Naturally I couldn't just have some infantry and so over the following weeks and months I set about acquiring a few vehicles and guns, you know, as you do.
It's taken a while to think about getting them ready for the table, but a few months ago I set about cleaning, basing and priming the figures and doing the same for some guns and vehicles. I've never painted US army figures so I needed to do some research into uniforms and colours. While doing that I came across a blog with a suggestion for speed painting using a simple colour scheme and Army Painter dip. I have some dip and used it with my earlier figurers, but I've moved away from using it with more recent figures. However, seeing pictures of the figures on the blog, I thought they were passable enough and decided that's what I would do.
The figure would be painted wearing the 1943 field jacket and brown woollen pants. I painted up a test figure and coated it in dip and was fairly deflated when I saw the result. The figure just didn't pop at all and looked rather washed out.
The figure hasn't had a matt varnish and there's no painting of small details, but I think you can see there's nothing very special happening. I wasn't a fan of the colour of the 1943 field jacket - the colour is correct, but I think I prefer the look of the Normandy campaign uniforms and chances are that's where most of my games would be set. So I decided to use an alternative painting approach with a different uniform colour and the M1941 Parsons jacket over the brown woollen pants and shirt. It's slower and more detailed, but I was much happier with the result. My test figure is below and although the base is yet to be flocked, he is otherwise finished.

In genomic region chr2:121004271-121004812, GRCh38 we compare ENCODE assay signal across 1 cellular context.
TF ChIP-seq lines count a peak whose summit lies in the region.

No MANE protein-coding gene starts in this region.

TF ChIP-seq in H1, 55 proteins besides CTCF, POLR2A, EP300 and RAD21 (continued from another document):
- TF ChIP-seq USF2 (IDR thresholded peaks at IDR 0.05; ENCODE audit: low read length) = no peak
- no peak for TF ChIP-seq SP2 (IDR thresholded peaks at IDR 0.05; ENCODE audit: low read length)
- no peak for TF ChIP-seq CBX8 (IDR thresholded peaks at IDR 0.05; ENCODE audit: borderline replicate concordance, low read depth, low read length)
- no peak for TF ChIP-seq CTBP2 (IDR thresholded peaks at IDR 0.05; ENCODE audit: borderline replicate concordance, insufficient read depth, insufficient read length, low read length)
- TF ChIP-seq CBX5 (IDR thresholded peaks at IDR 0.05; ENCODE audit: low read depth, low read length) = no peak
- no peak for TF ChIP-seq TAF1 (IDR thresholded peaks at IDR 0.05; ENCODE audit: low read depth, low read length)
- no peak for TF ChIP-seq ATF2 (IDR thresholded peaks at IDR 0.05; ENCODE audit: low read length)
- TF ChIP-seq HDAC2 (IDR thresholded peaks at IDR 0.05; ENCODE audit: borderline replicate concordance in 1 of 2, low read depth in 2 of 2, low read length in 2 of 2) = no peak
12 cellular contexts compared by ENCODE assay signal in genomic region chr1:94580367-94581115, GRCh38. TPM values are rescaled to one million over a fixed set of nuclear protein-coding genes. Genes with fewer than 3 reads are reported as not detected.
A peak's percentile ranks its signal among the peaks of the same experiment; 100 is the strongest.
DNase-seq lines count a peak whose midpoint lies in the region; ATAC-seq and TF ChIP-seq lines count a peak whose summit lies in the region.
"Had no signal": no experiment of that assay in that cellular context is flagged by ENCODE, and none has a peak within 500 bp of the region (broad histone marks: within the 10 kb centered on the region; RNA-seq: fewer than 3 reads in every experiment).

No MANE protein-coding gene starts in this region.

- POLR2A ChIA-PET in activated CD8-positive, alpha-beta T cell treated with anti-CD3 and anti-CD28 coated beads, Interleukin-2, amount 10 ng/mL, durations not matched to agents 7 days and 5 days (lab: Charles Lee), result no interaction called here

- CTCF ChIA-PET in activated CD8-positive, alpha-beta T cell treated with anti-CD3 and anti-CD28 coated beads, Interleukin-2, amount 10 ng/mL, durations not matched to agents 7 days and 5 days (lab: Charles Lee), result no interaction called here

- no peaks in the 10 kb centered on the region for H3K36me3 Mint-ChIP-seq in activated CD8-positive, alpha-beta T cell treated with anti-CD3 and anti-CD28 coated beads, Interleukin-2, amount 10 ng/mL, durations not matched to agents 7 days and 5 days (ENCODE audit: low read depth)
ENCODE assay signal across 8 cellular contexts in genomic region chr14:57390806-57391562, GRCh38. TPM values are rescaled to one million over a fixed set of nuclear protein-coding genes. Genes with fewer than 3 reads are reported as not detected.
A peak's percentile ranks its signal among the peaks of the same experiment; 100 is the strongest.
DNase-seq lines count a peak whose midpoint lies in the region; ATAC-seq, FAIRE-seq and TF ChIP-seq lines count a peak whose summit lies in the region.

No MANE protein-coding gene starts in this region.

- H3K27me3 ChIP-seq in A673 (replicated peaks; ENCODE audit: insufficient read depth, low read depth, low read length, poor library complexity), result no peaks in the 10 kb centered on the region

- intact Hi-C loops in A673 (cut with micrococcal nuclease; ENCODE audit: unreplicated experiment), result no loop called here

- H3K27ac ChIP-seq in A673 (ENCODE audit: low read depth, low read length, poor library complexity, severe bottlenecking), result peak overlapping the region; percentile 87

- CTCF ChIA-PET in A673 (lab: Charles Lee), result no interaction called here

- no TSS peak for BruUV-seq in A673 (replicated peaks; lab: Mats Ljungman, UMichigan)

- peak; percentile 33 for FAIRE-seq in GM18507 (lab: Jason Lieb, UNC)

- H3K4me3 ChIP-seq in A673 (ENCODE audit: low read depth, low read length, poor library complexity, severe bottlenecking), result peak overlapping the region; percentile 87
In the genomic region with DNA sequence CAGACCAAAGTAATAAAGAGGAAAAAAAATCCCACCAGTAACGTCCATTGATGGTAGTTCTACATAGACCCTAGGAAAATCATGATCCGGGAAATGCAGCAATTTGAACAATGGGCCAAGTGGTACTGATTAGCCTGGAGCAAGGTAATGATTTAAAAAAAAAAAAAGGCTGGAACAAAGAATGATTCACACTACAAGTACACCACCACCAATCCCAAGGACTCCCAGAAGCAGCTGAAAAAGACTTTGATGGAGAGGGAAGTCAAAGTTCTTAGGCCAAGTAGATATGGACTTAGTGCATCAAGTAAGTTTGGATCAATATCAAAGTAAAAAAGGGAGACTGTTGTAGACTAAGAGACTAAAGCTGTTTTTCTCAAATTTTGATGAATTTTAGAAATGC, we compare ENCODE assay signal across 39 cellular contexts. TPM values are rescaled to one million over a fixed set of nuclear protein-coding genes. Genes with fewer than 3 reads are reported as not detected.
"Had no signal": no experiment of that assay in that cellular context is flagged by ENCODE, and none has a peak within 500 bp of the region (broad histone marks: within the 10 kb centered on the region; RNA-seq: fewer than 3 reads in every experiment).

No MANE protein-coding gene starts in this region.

There's no dip used here, I've used the three shade method starting with a darker base coat and slowly working up the highlights. It's not quite as time consuming as I thought, which is why it's become my preferred style of painting. I think the effort is rewarded with figures that stand out on the table.
When compared with the earlier figure, I think you'll agree there's a big difference. To be fair, the first method was never meant to be greatly detailed and to be honest I would have my platoon on the table a lot quicker using that method.
With my mind made up I've started on the first batch of figures, which is made up of the senior and junior leaders and the first few squads. They all still need their weapons and bases to be painted, others need their gaiters done and their hands, but this gives a good idea of how they will look.
|Some senior leaders close to completion|
|Senior and Junior leaders|
|BAR man and a rifleman|
I'm happy with the way these are turning out now that they near completion. Hot on their heels are a mixed bunch of BAR men, 30 cal MG, Bazooka team and a batch of riflemen. Enough variety to stave off the boredom that comes with painting repetition.
|The next batch of figures|
Then of course there's the rest of the platoon, and the engineers.... the flame thrower... the sniper... the gun crews... 50 cal... 60mm mortar.... etc etc etc
And I did mention I had a few guns and AFVs, didn't I? Once done then the pint sized campaign '29, Let's Go' will look very tempting.